Scholars refute Falungong's organ rumor
Updated: 2016-10-17 08:15
By Liu Kun in Wuhan and zhang Yan in Beijing(China Daily)
Experts from China and abroad have refuted claims made by the Falungong cult that the nation harvests organs from its practitioners.
Hong Fan, an associate professor at the People's Public Security University of China, said the accusation was based on erroneous information from the Falungong's Dajiyuan Times and clearwisdom.net based in Hong Kong.
"Such rumors are absurd and are aimed at defaming the Chinese government and inciting people who are unclear about the truth to support the Falungong," he said.
Hong made the remarks on Saturday at the opening ceremony of a two-day symposium on cult studies in Wuhan, capital in Hubei province.
The event, sponsored by Wuhan University's research center on international cult studies, saw dozens of experts from China and overseas discuss their concerns and exchange views on cult activities.
Wimal Hewamanage, a senior lecturer on Pali and Buddhist studies at Sri Lanka's University of Colombo, said, "I've spent many years in China and have seen no evidence to suggest the Chinese government forces Falungong practitioners to donate organs."
According to the government, since 2006, the Falungong has spread rumors that its practitioners are tortured and that their organs are removed for experiments. Yet despite the claims being dismissed, overseas organizations and governments have fanned the flames of suspicion, officials said.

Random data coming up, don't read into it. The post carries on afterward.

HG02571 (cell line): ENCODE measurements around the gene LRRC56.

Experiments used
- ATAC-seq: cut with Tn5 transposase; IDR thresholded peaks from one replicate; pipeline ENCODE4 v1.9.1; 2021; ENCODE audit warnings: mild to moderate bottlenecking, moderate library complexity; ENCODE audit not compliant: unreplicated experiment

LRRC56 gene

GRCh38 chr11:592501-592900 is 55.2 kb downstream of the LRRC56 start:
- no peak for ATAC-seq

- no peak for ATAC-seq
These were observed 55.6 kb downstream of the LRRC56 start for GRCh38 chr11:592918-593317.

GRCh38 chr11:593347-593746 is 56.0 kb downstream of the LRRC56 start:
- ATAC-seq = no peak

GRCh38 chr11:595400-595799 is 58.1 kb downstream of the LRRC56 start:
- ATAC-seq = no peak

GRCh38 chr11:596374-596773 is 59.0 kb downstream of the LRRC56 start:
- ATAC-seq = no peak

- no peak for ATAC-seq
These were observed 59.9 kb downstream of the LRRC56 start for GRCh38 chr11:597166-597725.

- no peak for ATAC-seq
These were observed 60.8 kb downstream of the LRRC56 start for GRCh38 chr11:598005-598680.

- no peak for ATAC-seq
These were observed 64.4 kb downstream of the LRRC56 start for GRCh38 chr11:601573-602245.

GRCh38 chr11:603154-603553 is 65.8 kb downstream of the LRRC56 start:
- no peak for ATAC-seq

"There is a campaign, which has been spread by Falungong with the help of people in agencies that help them overseas," said Alexander L. Dvorkin, a professor from St. Tikhon's Orthodox University in Moscow. "Absolutely, Falungong is one of the most destructive cults, which destroys human minds and physical health."
In recent years, Chinese police have stepped up efforts to investigate cult activities and have launched campaigns to target such organizations.
Data from the Ministry of Public Security show police nationwide arrested more than 1,000 members of Quannengshen (the Church of Almighty God) between June and August last year during a crackdown against the cult.
According to Chinese law, a cult is an illegal organization that tries to control people by deifying a sect leader, attracts members under the guise of religion or other means, and engages in activities that harm society.
China officially lists 14 groups as illegal cults, including Quannengshen and Falungong.
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